When I read page 3 Rishahls’ book, I kept thinking “Well, of course. who doesn’t know this?”  However, when I started college in ’92, students on campus communicated using VAX/VMS and moved around the internet using commands. I used to huddle in a closet-like room on 2nd floor of Hagg-Sauer and typed in commands like “fi pickles” which would tell me if “pickles” was online or when he lasted logged in. The finger command, I suppose, is somewhat like “poke” in MySpace–or is that Facebook? I get them confused–they blur into spacebook or myface in my head, but I digress. I had never heard of email, never browsed a web-page, and certainly never thought about writing online content. I’m reminded of the exponential growth of computer-related technology and how much it dominates my daily activities. This is not new or earth-shattering, but I can’t stop thinking about it.

A few weeks ago, a speaker on our campus talked about iJustine as an example of the digital native. Last week, I watched parts of Frontline’s program “Growing Up Online.” Then, at work yesterday, a colleague mentioned that she was telling her students about cases of people not being hired for (or being fired from) jobs simply because of their myspace pages, which Risdhal alludes to on page 151. The colleague and I then discussed the… ahem …sultry poses and gazes that dominates many of these photos.

I was curious to see if anyone had written about the photo phenomenon, but a quick Google search revealed a lot of “how to” info for posting myspace pictures. I finally found another blogger who briefly writes about it. Then an ABC News article made me tired of the whole subject of these photos and the arguments for the pros/cons of these sites.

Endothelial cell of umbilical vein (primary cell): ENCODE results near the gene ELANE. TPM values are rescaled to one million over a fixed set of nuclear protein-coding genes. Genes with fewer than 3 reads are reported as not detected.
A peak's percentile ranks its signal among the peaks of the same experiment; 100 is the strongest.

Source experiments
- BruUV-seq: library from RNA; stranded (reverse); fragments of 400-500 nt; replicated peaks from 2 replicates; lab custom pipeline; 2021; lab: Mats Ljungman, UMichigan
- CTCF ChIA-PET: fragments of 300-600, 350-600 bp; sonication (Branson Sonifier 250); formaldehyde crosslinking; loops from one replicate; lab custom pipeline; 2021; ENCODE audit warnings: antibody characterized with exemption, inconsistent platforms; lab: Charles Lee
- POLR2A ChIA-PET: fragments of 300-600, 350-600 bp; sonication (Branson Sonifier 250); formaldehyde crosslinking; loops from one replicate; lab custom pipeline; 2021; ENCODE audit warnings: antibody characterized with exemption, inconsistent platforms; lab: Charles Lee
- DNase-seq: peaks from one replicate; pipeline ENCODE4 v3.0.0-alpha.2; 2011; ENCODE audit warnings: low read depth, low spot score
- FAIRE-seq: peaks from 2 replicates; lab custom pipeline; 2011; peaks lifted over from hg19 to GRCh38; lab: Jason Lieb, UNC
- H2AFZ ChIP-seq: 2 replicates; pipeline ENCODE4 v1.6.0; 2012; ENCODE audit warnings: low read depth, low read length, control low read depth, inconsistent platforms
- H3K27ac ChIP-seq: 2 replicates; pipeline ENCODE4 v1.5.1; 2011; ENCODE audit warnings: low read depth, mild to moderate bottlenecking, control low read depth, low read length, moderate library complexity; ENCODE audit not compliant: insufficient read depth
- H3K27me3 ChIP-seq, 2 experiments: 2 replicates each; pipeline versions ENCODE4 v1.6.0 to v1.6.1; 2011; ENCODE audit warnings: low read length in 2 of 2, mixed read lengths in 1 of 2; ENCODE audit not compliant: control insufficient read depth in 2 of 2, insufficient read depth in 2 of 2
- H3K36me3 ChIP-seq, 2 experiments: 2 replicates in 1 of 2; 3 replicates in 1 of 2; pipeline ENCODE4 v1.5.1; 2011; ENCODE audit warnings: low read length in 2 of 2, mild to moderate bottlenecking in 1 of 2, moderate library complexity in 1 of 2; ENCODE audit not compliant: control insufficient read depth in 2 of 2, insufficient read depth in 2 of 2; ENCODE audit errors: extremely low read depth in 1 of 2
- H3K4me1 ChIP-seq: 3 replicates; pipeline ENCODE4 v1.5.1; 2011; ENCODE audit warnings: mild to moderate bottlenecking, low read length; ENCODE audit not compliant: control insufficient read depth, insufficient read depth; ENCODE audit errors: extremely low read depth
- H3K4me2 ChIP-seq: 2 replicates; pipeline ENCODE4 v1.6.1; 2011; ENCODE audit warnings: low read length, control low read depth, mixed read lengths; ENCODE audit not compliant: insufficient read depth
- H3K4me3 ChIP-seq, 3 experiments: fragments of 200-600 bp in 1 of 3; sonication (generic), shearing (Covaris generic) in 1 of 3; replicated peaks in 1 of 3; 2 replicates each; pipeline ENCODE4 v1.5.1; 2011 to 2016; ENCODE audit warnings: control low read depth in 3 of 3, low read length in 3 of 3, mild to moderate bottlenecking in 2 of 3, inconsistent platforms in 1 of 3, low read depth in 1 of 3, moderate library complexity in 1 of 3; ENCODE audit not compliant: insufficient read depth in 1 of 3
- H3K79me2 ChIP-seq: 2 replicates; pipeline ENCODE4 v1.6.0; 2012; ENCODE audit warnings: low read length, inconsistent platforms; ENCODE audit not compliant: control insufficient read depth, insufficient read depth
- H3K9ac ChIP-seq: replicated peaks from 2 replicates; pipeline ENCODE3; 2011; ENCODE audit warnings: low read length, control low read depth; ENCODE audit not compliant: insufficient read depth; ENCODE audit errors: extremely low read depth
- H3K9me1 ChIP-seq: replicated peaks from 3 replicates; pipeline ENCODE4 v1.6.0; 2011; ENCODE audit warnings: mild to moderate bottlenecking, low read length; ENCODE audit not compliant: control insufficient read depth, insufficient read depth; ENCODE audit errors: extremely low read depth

In my own home, my husband and I often discuss how our daughter will have to teach us the technology eventually. At two-and-a-half, she plays Dora games on her computer. Thanks to the DVR, she expects her favorite shows to magically appear “on demand” (thanks, Dish Network) and can’t understand why that doesn’t work at Grandma’s house (or why mommy’s Jeep doesn’t have a TV/DVD player for her like Daddy’s car does).

About a month ago, she found the digital camera and recorded her own little adventure of walking through the house, scaring the cat, and wondering upstairs to find Daddy in the man-cave. While it was more coincidental, it was fun to watch the trip from her perspective. Now she can, to some degree, frame people in the shot. She took a great photo of her uncle and cousins the other day. I wonder what she’ll learn next. Will she facebook? Will she have a second life? Will she attend classes or appear on a screen? Probably none of the above. She’ll be doing things I haven’t even imagined yet (on and offline). Scary.

So there is my narrative post for today. I don’t know how useful this is, how compelling or influential. You are welcome to leave comments though.